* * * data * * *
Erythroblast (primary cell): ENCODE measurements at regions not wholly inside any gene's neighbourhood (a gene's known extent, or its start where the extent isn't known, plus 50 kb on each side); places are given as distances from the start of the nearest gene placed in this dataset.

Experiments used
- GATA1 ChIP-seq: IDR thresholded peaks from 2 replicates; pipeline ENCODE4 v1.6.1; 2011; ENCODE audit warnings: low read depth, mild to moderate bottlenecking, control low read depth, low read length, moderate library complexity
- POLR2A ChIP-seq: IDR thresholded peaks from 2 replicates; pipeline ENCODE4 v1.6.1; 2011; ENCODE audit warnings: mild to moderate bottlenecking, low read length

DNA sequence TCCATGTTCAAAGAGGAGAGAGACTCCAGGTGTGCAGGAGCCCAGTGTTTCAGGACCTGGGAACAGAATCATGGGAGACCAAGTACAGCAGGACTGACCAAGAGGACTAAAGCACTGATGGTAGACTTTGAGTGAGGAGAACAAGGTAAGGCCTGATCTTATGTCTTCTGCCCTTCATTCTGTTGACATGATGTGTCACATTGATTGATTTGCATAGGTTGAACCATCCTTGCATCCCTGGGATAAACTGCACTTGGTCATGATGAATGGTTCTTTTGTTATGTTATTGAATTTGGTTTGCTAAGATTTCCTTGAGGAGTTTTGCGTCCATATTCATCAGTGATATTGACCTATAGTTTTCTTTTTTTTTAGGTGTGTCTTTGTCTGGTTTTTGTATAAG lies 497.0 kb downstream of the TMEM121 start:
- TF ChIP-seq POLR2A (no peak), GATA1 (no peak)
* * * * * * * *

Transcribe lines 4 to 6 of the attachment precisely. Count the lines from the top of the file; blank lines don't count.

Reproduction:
- POLR2A ChIP-seq: IDR thresholded peaks from 2 replicates; pipeline ENCODE4 v1.6.1; 2011; ENCODE audit warnings: mild to moderate bottlenecking, low read length

DNA sequence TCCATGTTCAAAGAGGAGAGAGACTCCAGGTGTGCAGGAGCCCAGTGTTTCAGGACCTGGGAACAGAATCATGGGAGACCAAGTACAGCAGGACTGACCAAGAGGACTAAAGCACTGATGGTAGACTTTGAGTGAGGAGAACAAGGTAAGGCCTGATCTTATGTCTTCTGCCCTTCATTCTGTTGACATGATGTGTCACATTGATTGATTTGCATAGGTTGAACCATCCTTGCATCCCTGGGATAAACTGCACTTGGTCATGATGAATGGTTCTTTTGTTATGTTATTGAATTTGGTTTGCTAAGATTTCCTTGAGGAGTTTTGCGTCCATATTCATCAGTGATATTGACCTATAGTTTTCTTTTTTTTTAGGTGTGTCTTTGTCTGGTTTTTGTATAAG lies 497.0 kb downstream of the TMEM121 start:
- TF ChIP-seq POLR2A (no peak), GATA1 (no peak)